The Golden Age of Japanese Seafaring
Newly discovered sources also point to a 17th century Marco Polo of Japan, who travelled to as far as India and Siam.
Before the arrival of Commodore Matthew Perry’s "black" ships on the shores of Edo in 1853, Japan was a country known for its notorious isolation from the outer world. All overseas trade was restricted, and most Japanese ports were closed to foreign ships. Such isolation, however, was not always the case, as newly discovered sources point to a golden age of Japanese seafaring during the early 17th century. During this period, many Japanese adventurers set off on fabled voyages across the oceans, and became involved in ambitious trading exploits in South-east Asia.
One Japanese adventurer named Tenjiku "Indie" Tokubei was reported to have travelled to Siam as well as India on Red Seal ships during the early 17th century. Upon his return to Japan, Tokubei wrote an essay about his foreign adventures, which became very popular in his native country. He is sometimes referred to as the Marco Polo of Japan.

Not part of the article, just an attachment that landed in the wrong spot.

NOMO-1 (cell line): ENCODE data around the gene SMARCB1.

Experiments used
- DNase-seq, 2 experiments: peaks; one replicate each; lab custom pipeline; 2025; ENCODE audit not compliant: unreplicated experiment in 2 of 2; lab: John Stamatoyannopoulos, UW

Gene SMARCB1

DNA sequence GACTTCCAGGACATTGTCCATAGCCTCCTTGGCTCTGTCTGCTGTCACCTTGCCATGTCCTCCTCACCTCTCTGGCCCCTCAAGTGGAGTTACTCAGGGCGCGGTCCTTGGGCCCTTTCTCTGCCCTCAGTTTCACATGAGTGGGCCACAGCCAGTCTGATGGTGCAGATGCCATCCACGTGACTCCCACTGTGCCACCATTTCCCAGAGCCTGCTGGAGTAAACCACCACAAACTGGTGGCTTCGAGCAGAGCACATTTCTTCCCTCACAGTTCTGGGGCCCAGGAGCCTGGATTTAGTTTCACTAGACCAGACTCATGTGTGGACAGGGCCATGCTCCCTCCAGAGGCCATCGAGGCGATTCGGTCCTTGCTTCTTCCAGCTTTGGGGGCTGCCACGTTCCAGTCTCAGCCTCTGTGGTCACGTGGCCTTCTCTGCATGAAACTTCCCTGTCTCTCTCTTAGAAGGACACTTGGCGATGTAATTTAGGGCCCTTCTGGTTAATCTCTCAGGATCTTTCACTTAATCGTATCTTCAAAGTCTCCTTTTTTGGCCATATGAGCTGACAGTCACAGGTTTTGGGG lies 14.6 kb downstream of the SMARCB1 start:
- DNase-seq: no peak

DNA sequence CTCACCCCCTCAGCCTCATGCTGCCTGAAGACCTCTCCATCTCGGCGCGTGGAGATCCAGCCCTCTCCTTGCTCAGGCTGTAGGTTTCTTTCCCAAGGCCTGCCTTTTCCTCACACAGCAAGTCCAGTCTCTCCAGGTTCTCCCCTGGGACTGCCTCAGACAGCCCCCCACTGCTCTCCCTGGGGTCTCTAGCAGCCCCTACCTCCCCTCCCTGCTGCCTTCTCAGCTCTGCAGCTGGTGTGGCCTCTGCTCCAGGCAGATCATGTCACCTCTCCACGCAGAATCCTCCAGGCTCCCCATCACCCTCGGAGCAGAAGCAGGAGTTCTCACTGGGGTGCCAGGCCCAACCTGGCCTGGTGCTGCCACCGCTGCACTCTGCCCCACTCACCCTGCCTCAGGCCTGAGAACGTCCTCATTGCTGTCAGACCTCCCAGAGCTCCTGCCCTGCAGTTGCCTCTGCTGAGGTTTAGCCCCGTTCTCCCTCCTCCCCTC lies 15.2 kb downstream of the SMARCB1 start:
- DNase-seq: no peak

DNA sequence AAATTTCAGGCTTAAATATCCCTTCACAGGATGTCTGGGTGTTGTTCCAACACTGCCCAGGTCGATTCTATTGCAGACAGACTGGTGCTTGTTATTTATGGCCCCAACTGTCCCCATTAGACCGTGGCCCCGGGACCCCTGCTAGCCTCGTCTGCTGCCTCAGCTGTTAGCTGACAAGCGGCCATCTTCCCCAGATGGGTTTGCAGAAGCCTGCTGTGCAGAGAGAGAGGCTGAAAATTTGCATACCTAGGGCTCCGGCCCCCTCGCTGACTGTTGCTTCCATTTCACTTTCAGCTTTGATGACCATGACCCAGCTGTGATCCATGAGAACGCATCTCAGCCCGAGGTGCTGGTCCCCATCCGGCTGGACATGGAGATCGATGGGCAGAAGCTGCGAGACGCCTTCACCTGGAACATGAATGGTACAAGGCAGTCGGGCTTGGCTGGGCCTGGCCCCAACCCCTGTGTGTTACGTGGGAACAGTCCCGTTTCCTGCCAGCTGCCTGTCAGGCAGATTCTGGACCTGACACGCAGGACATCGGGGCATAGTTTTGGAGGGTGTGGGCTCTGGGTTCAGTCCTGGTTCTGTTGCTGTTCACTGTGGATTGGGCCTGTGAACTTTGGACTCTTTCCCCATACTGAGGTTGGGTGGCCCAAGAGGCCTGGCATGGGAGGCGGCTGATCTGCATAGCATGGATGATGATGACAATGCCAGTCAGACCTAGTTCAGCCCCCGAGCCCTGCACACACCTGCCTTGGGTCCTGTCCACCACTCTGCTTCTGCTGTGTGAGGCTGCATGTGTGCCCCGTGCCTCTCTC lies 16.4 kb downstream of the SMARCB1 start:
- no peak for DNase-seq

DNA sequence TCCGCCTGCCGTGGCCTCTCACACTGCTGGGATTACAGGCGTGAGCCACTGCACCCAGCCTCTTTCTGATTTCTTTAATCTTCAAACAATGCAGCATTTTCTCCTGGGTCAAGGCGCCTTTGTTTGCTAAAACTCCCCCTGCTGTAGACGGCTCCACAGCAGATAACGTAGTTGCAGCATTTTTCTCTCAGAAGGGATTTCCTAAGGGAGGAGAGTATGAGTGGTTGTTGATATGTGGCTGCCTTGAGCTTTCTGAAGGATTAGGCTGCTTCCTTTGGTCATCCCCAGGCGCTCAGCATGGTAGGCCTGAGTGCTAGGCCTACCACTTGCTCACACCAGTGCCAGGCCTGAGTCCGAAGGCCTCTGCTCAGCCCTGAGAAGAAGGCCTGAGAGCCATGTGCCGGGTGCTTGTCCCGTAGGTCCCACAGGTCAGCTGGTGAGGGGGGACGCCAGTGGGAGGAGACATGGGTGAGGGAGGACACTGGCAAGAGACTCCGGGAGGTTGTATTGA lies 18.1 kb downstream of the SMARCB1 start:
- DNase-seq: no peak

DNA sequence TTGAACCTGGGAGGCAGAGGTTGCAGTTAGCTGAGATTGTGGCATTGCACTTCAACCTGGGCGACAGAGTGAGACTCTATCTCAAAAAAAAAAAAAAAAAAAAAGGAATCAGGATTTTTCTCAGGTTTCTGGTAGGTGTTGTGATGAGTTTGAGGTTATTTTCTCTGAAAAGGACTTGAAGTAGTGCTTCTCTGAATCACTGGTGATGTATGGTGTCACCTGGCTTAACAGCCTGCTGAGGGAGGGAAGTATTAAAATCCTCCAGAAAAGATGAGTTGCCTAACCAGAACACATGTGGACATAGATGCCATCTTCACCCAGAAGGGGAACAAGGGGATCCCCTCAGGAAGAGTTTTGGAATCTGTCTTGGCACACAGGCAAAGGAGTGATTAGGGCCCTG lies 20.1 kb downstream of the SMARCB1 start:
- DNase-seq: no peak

These expeditions also brought a vast web of trading links — from the Indian Ocean to the New World — under Japanese influence. A samurai named Hasekura Tsunenaga led a diplomatic mission to New Spain (Mexico) and Europe in the 1610s, and was arguably the first Japanese official ambassador to the Americas. Another Japanese explorer named Yamada Nagamasa even gained considerable influence in Thailand, and eventually rose to become the ruler of the Nakhon Si Thammarat province in the south.
Many outposts in Asia and Europe retain an echo of this astonishing episode of Japanese maritime exploration. Some 300 Japanese traders were reputed to have settled in Dilao in 1593, and are the origin of today’s 200,000-strong Japanese population in the Philippines. In the town of Coria del Río in Spain, some 700 inhabitants bear the surname Japón, identifying them descendants of Tsunenaga’s delegation. The fame of these early Japanese adventurers even lingers to this present day; Tokubei is now the name of an extensive chain of conveyor-belt sushi restaurants in Japan.